The Great Indian B School Debate Semifinal One – The Tablet Computer has no future – (IIM Trichy AGAINST)
Ford handed the book to Arthur.
“What is it?” asked Arthur.
“The Hitchhiker’s Guide to the Galaxy. It’s a sort of electronic book. It tells you everything you need to know about anything. That’s its job.”
Arthur turned it over nervously in his hands.
“I like the cover,” he said. “Don’t Panic. It’s the first helpful or intelligible thing anybody’s said to me all day.”
“I’ll show you how it works,” said Ford. He snatched it from Arthur who was still holding it as if it was a two-week-dead lark and pulled it out of its cover.
“You press this button here you see and the screen lights up giving you the index.”
A screen, about three inches by four, lit up and characters began to flicker across the surface.
The following are excerpts from the book: A hitchhiker’s guide to the galaxy, written by Douglas Adams
Douglas Adams in 1968, envisioned a device in his books, what we refer today as the tablet. The tablet was often considered as a ‘device of the future’, with writers fantasizing about humans in the future decked in their spacesuits penning notes on hand-held devices and talking with each other through them.
A move towards technological convergence
Well, the world hasn’t diverted a lot from these ideas, but what we see today is something people refer to as ‘Technological convergence’. We can never say what device is at the end of its life cycle, simply because, through this process of convergence, they take the form of something new and suddenly, they are at the beginning of their life cycles all over again. With smartphones becoming phablets and tablets merging with keypads and smart devices to form laptops, can we really say which device is being replaced by what?
The era of tablets is not on a decline, but is just on the rise, we say. This is primarily owing to this phenomenon of convergence, wherein devices with different utilities are merging into one. The tablet, with its compact size stands to gain the most because it is large enough to display HD images and videos to ensure a multimedia experience and it is small enough to be portable, giving it the mobility it requires. A tablet is neither a PC nor a smartphone but it sure does serve the unmet demand created because of the (technological) gap between these two devices. Firms are creating tablets that are compatible with other devices of their own. Eg: The Apple smartphone, tablet, TV, etc. are all synced together to create an ecosystem of their own where people use these devices interchangeably with a remarkable ease.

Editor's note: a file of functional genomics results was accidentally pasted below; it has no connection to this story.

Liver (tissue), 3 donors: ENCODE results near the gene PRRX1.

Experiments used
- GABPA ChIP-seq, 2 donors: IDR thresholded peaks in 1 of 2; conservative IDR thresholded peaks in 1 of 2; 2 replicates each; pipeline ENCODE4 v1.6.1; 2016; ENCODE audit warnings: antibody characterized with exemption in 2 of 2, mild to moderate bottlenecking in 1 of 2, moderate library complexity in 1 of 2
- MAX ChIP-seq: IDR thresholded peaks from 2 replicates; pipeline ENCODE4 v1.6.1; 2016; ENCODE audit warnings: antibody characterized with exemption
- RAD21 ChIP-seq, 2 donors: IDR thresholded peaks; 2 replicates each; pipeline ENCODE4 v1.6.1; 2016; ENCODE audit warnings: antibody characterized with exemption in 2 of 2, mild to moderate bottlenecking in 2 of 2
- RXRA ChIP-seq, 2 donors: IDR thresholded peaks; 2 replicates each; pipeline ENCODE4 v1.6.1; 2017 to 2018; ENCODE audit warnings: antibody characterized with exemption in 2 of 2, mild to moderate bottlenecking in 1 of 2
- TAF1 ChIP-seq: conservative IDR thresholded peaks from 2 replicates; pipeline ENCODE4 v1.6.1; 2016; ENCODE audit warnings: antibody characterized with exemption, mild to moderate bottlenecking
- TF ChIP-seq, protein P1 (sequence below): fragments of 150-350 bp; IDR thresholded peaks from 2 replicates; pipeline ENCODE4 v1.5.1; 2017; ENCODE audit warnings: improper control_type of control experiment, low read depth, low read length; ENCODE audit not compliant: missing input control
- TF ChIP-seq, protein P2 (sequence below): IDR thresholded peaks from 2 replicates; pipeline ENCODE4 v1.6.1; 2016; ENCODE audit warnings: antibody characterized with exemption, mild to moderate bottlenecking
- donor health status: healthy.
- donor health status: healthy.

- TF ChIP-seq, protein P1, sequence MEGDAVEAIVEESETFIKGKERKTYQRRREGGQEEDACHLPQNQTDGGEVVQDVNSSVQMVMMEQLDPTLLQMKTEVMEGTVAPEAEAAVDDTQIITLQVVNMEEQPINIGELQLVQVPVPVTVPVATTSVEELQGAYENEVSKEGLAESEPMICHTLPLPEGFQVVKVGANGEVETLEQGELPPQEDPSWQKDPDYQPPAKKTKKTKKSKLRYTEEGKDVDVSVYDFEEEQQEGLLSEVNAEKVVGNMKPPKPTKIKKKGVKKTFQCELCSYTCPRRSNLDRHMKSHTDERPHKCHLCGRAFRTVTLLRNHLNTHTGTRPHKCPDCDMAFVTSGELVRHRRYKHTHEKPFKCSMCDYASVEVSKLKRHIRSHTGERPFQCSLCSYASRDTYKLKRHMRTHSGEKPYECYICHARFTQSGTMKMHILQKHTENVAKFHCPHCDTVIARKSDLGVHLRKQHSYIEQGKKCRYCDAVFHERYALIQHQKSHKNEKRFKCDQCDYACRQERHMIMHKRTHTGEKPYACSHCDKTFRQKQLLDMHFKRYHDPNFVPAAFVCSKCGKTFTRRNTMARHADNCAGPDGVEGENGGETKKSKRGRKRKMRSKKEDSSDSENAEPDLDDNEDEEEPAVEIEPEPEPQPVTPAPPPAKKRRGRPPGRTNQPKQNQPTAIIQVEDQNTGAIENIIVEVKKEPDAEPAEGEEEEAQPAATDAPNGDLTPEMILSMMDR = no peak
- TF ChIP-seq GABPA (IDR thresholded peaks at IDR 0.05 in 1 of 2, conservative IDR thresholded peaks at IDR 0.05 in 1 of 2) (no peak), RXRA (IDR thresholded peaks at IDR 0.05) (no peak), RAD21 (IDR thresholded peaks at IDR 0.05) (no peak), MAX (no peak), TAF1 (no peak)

Now what do the numbers say? The world-wide tablet sales to end users increased by 68% during 2013, according to a report by Gartner. In the emerging markets the tablets (sales) grew at a rate of 145% while in developed markets they grew at 31%. Android emerged as the market leader with 61.9% share in 2013. What’s the cause for this sudden increase? The ubiquitous lower end tablets that are affordable to everyone.
A new wave of demand in its infancy
People might argue that the target audience for tablets is limited, that only business executives favour this device when they travel, in order to read. But when we see our next generation, our daughters and nephews and nieces playing games on these very devices and their parents reading them stories that take life through the bright lights and moving images emanated through these very technological marvels, does it still warrant us to talk about a saturation in the market for tablets? With price ranges spreading across spectrums, the uses of these devices is rapidly increasing. Here are some of the few we observed:
1) In restaurants, flights, hotels for taking orders
2) Courier service for taking up digital signatures